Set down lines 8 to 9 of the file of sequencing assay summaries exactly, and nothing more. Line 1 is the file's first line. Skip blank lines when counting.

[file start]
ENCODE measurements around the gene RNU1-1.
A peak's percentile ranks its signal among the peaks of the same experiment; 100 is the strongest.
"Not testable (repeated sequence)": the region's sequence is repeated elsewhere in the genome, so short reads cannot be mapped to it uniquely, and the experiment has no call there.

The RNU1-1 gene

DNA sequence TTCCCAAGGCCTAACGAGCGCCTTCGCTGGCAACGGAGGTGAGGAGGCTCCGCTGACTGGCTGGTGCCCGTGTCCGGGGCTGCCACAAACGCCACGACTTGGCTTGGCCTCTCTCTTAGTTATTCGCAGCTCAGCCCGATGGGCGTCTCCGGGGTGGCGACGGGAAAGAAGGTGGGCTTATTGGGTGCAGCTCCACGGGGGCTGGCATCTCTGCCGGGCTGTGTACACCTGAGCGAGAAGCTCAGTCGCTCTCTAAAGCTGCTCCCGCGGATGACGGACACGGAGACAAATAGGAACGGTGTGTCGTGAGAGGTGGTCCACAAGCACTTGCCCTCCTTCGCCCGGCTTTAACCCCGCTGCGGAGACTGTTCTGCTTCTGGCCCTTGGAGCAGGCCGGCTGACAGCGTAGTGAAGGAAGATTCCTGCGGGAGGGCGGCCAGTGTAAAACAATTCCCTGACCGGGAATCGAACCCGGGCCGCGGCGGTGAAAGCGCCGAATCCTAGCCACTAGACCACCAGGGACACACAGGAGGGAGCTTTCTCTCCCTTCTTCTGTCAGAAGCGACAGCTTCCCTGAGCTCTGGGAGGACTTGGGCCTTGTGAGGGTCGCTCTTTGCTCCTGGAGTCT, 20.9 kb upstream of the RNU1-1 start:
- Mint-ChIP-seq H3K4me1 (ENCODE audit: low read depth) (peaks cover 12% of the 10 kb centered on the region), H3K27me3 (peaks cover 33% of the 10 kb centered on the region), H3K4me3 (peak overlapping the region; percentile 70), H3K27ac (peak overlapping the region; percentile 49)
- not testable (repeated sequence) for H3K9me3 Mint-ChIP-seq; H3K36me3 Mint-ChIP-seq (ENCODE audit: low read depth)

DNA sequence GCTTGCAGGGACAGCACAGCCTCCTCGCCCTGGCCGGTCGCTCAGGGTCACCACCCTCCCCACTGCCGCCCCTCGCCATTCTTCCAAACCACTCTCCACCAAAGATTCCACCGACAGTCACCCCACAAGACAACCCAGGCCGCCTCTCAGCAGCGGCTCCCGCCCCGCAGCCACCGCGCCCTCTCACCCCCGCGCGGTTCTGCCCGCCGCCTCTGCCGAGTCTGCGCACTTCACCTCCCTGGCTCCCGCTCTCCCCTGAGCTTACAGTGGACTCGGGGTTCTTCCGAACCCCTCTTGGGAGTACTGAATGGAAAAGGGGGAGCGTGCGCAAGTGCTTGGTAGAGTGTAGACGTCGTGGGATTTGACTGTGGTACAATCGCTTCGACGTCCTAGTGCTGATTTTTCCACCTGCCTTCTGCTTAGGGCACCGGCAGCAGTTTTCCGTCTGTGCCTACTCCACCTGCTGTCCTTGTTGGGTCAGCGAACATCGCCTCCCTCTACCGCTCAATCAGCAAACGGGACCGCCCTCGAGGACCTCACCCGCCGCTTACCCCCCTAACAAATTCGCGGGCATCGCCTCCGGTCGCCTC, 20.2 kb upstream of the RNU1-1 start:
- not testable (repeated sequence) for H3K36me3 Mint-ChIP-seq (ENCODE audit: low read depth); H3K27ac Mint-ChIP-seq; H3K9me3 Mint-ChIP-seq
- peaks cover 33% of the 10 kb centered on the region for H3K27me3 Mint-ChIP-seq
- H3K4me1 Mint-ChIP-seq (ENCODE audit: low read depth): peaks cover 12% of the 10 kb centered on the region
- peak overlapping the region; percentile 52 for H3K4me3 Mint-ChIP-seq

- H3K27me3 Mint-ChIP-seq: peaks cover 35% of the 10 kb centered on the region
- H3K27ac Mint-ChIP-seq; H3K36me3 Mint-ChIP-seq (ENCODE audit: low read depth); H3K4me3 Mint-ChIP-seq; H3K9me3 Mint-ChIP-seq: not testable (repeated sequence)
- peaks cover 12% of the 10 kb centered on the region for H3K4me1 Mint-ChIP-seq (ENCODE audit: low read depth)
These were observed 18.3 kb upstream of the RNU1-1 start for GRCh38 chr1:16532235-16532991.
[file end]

DNA sequence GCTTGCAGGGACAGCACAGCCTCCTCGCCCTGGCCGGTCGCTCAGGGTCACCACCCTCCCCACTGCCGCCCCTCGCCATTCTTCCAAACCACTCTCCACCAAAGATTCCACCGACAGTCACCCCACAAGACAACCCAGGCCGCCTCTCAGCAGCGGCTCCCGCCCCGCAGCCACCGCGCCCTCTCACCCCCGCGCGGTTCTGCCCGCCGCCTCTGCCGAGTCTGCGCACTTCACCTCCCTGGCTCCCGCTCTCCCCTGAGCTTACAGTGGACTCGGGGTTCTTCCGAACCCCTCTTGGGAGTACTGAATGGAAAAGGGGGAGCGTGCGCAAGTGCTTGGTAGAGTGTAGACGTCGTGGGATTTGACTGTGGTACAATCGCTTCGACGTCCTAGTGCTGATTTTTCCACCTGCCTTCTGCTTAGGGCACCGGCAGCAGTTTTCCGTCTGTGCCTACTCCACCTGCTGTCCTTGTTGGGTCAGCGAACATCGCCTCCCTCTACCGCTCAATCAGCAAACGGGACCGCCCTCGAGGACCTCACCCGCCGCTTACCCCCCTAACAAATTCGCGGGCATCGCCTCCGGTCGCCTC, 20.2 kb upstream of the RNU1-1 start:
- not testable (repeated sequence) for H3K36me3 Mint-ChIP-seq (ENCODE audit: low read depth); H3K27ac Mint-ChIP-seq; H3K9me3 Mint-ChIP-seq